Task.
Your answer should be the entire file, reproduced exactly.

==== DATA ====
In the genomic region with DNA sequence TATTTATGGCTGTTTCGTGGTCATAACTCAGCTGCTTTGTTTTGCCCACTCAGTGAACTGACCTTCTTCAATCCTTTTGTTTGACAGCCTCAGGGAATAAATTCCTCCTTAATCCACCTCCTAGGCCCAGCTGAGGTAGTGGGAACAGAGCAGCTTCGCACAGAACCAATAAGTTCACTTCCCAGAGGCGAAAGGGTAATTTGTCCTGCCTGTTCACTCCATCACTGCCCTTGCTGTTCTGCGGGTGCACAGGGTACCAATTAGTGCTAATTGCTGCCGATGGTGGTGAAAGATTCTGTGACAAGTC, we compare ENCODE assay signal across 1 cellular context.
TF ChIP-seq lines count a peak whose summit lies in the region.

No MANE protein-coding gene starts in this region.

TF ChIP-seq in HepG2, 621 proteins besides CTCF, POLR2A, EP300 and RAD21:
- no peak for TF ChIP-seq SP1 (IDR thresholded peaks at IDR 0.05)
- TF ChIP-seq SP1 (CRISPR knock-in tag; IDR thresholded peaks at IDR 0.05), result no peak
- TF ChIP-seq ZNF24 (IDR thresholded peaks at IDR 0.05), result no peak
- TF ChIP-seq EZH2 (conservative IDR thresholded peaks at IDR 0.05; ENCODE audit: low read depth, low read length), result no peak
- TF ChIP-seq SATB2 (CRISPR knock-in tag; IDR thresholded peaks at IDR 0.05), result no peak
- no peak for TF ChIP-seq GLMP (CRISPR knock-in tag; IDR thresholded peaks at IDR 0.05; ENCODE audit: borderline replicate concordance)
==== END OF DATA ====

In the genomic region with DNA sequence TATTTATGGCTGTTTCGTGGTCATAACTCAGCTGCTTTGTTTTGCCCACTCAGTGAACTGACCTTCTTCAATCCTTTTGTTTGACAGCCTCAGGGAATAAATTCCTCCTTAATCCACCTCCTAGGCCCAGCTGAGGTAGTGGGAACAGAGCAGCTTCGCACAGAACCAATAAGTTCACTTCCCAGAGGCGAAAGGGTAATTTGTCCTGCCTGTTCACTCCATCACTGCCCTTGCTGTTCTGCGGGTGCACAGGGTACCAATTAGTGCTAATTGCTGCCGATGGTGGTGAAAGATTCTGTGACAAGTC, we compare ENCODE assay signal across 1 cellular context.
TF ChIP-seq lines count a peak whose summit lies in the region.

No MANE protein-coding gene starts in this region.

TF ChIP-seq in HepG2, 621 proteins besides CTCF, POLR2A, EP300 and RAD21:
- no peak for TF ChIP-seq SP1 (IDR thresholded peaks at IDR 0.05)
- TF ChIP-seq SP1 (CRISPR knock-in tag; IDR thresholded peaks at IDR 0.05), result no peak
- TF ChIP-seq ZNF24 (IDR thresholded peaks at IDR 0.05), result no peak
- TF ChIP-seq EZH2 (conservative IDR thresholded peaks at IDR 0.05; ENCODE audit: low read depth, low read length), result no peak
- TF ChIP-seq SATB2 (CRISPR knock-in tag; IDR thresholded peaks at IDR 0.05), result no peak
- no peak for TF ChIP-seq GLMP (CRISPR knock-in tag; IDR thresholded peaks at IDR 0.05; ENCODE audit: borderline replicate concordance)